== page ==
We reported in our last newsletter that, despite record price rises throughout the UK regions, prices in London were barely moving. However, there are signs that things are now beginning to look up for the London market.
The Halifax’s latest House Price Index shows an increase in the rate of annual price growth for London, moving from 2.1% in April to 3.1% in May. There figures are borne out by estate agents who are reporting that the high demand for property in the capital is resulting in more and more sellers holding out for their asking price. They are aware that buyers, anxious to secure a deal before prices rise still further, are increasingly willing to meet that price.
Unlike earlier in the year, agents are also reporting that supply is now beginning to meet demand and transaction rates are up. Agents Chestertons saw a 9% growth in sales in May compared to April and they predict that the London market will remain buoyant for the rest of the summer. The gradual tapering of stamp duty relief doesn’t appear to be having a dampening effect on demand just yet.
Meanwhile, research undertaken recently by the property developers Barratt London is showing that the appeal of living in London is returning, now that people’s lives are getting back to normal. According to their survey, 85% of people currently living in London said they would move within the capital rather than move out.
This compares with only 39% when the same survey was carried out last July. It seems that Londoners are appreciating once again the myriad social, cultural and leisure attractions that the city offers. The under 34 age group were the most likely to be considering a move and would be attracted to parts of London offering the best opportunities to renew their social lives. Those in older age groups are more likely to be motivated by the “race for space” which is the main driving force behind house moves throughout the country.
This gradual return to favour of city life in general is also reflected in a recent Rightmove report that the number of enquiries about city centre housing was up on their portal by 35% in May. There was also a rise of 39% since the beginning of the year in people looking for flats, which adds weight to anecdotal evidence that as workers are gradually returning to offices, many are looking for small flats as a base for working two or three days a week in the city centre.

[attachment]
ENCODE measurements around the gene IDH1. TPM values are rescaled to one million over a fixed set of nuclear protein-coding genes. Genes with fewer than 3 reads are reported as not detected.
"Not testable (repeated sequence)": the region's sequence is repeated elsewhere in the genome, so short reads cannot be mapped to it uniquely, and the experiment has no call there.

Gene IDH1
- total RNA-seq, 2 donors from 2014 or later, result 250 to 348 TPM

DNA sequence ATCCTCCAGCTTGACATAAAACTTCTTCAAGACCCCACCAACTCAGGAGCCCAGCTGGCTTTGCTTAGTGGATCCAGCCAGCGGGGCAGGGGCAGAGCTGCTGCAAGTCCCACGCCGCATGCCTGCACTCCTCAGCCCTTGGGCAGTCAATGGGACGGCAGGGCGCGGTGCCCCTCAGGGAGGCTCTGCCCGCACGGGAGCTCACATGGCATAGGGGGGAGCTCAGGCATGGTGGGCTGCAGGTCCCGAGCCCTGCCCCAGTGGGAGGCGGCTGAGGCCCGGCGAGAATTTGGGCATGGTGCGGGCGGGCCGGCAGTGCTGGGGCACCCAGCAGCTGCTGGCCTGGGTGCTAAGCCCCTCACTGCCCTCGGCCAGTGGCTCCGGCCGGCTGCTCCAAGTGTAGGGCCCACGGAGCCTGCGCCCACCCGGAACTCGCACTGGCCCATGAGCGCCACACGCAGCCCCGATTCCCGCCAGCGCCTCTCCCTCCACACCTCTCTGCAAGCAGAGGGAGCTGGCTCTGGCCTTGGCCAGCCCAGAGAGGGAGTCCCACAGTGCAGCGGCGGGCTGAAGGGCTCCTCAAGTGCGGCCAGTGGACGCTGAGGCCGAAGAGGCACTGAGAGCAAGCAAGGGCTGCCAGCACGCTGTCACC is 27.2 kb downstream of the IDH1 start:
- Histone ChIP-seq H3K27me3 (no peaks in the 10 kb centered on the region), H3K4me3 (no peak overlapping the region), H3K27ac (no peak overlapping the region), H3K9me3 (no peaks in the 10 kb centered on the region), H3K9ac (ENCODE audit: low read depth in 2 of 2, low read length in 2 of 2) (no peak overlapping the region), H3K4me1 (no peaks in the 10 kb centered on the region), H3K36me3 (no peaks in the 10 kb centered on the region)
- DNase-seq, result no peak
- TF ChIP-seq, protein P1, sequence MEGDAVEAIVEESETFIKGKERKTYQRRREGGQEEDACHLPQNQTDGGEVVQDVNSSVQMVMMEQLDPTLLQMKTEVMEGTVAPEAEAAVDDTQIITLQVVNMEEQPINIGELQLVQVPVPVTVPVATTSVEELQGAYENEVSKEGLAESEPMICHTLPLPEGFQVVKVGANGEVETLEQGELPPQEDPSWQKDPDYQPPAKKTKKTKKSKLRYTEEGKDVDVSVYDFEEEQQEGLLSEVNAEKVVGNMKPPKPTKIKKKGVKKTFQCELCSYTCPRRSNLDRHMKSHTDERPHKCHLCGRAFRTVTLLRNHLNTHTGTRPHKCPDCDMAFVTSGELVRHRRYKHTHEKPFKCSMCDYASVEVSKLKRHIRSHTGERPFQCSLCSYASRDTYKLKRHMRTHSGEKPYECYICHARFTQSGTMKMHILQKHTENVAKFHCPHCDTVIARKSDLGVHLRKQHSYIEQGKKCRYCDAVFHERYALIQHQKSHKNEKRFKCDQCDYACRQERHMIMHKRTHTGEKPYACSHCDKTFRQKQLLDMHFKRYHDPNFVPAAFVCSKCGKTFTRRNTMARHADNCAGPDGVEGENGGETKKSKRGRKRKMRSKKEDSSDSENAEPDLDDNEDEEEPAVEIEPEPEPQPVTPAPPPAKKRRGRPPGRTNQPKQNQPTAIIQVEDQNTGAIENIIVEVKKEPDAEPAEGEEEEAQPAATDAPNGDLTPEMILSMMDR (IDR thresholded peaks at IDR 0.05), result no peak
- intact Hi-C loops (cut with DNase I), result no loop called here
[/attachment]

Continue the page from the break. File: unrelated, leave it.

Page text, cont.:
It seems that the Prime Central London market may well be a beneficiary of this trend. The City of London Corporation recently announced plans to transform empty office space into 1,500 flats. Recent analysis by Knight Frank suggests that the London W2 postcode is set to become a property hotspot in the next few years, as the area benefits from regeneration brought about by the arrival of Crossrail at Paddington. The area’s proximity to the northern edge of Hyde Park will make it increasingly popular as people continue to place greater value on access to green space post-pandemic.
The London Standard is also taking an optimistic view of the London property market. They report on a study by A-Plan Insurance that shows that nine out of ten of the top areas for house price growth in the last decade are in London. Top of the table comes Waltham Forest with a ten-year price rise of 127%, followed by Hackney with a rise of 105% and Barking and Dagenham at 96%. The improvement of transport links in east and south-east London played a large part in fuelling the price growth in these areas and the prediction is that Crossrail could have a similar effect on property prices in outer west London and Essex over the next decade.
There is also upbeat Commentary by Savills on the outlook for the London market. Referring to the cyclical nature of the property market, they make the point that, after a nearly twenty-year period of London prices growing at faster rates than elsewhere, the rest of the country is now simply playing catch up as prices in the capital slow. They are predicting that the annual house price growth in the capital will reach 5% by the end of the year, with potential for growth of over 20% in the next four years.
“The Halifax’s latest House Price Index shows an increase in the rate of annual price growth for London, moving from 2.1% in April to 3.1% in May”.